If we don’t get an error in our Fetch API request, we then call response.json() and chain another promise to load our data:

response.json().then( function( data ){
     this.response = data;
}.bind(this));

This is called on the implemented Body interface. There are a variety of other methods you can parse your response body with as well depending on your circumstance.

One thing to note about both of these functions is the .bind(this) at the end of them. That statement gives the methods scope to our VueJS component so we can set local variables within it. You have to bind twice since there’s a child promise returned in the Fetch API when you convert the response to json().

Conclusion

So this is beginning our journey of learning the Fetch API alongside Axios. So far, in my opinion, what I like about the Fetch API is:

  • No external library
  • Powerful enough to give you access to the data and settings you need

What I don’t like about the Fetch API is:

  • Parsing the data with another promise (response.json) feels weird.
  • Not catching server side errors with .catch() will be a hard habit to break.

I’m looking forward to doing some data creation with both libraries and eventually authentication (both handling oAuth Tokens and Laravel Sanctum). Also, I’m interested to see how we can make some API wrappers with Fetch API like we did with Axios.

For the rest of the series, I’ll be focusing on the side-by-side comparison with Axios and using them both within VueJS. Matt Netkow over at Ionic wrote a super helpful article about switching to Fetch as well.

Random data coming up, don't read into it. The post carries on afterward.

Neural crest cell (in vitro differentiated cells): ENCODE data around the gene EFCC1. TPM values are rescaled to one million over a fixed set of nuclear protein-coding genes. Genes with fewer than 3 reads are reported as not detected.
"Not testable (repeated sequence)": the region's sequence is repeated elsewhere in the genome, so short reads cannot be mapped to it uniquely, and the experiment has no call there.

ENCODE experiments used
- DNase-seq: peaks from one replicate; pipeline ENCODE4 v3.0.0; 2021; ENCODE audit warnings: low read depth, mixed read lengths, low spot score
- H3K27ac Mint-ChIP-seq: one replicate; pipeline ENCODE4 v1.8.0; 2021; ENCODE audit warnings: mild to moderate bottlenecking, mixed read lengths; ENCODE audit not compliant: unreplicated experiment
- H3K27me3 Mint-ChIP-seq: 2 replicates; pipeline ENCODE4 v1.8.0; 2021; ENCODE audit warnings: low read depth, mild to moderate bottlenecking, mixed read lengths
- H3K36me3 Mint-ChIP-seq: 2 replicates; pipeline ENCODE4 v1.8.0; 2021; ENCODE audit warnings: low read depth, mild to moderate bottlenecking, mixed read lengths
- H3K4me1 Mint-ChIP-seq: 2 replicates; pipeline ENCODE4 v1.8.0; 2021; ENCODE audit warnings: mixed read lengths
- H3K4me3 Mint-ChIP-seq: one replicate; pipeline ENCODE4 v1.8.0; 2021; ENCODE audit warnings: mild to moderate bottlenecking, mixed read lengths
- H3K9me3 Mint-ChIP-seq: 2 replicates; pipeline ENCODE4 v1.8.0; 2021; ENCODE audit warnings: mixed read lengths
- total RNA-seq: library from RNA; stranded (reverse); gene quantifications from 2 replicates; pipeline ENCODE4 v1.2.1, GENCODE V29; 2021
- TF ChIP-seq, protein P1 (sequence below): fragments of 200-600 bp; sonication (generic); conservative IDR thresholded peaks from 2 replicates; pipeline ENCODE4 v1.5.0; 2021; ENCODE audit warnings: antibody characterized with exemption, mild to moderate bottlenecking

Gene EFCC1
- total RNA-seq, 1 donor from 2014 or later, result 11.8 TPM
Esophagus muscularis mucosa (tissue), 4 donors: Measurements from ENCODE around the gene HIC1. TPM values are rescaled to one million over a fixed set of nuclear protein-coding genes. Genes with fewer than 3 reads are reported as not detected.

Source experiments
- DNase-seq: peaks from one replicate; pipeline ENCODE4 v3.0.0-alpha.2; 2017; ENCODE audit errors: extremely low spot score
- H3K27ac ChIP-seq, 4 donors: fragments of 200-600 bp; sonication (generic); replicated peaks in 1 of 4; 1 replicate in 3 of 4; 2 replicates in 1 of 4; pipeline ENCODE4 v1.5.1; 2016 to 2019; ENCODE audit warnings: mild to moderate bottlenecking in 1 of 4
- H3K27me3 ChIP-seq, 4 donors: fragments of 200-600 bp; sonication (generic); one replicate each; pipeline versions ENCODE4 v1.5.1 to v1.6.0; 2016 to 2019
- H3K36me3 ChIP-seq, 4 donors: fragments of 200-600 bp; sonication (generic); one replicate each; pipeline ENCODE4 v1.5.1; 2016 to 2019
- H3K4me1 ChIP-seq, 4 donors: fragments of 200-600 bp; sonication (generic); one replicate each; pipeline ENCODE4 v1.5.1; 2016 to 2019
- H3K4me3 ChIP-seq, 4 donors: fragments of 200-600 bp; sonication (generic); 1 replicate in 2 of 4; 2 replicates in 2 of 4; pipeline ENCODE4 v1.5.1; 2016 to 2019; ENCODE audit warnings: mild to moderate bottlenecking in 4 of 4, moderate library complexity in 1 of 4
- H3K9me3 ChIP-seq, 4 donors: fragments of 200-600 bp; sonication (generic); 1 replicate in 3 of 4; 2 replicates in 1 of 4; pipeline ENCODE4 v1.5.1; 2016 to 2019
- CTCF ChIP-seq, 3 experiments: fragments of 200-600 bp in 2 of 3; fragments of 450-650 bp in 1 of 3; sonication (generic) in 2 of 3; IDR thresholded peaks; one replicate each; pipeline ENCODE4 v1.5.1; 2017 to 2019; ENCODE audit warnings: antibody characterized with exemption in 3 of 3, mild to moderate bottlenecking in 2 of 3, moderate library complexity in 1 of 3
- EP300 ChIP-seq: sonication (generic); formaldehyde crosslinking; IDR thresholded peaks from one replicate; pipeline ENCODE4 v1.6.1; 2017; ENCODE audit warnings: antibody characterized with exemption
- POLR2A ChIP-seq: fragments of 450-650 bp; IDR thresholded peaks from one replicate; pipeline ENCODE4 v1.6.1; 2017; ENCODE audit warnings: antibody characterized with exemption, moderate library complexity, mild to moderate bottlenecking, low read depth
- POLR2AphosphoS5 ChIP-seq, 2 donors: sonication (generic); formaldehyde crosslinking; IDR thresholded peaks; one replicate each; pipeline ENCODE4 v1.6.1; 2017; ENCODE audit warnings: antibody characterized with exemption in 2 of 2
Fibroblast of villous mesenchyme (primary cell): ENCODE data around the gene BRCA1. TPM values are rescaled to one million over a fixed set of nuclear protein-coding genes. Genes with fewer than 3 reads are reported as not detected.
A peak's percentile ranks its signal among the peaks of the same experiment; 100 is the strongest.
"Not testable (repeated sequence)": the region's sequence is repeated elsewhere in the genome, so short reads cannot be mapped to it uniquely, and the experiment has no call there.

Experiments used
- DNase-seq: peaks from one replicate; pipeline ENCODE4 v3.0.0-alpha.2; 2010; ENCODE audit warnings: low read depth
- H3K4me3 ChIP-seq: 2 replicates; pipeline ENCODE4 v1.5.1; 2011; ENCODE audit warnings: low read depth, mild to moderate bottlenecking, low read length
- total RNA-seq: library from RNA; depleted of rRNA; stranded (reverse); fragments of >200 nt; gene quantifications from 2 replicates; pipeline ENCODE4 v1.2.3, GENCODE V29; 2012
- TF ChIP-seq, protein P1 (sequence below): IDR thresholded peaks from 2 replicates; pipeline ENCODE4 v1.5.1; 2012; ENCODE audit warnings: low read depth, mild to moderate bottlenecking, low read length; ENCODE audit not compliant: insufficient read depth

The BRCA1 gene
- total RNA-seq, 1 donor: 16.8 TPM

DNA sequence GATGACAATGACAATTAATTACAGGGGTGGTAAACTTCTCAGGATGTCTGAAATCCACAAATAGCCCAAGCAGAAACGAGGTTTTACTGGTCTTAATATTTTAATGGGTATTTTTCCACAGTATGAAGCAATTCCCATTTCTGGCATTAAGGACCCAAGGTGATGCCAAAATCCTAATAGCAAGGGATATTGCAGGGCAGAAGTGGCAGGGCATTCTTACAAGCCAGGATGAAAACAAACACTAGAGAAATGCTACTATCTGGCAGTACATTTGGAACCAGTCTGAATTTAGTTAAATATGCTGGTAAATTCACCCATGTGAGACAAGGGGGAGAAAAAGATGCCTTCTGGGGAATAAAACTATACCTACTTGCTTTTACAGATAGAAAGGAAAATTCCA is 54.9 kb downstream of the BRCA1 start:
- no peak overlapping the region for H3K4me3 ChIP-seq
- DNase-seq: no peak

If you want to see the actual components that make these Fetch API requests, head over to our Github repo. The Fetch API could also be used instead of Axios if you are creating an API driven web and mobile application. Feel free to reach out if you have any more questions.

On to more advanced requests!

Keep Reading
View the course View the Course Using Fetch API with VueJS
Up Next → Sending POST, PUT, and PATCH Requests with Fetch API and VueJS

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Written By Dan

Dan Pastori avatar Dan Pastori

Builder, creator, and maker. Dan Pastori is a Laravel certified developer with over 10 years experience in full stack development. When you aren't finding Dan exploring new techniques in programming, catch him at the beach or hiking in the National Parks.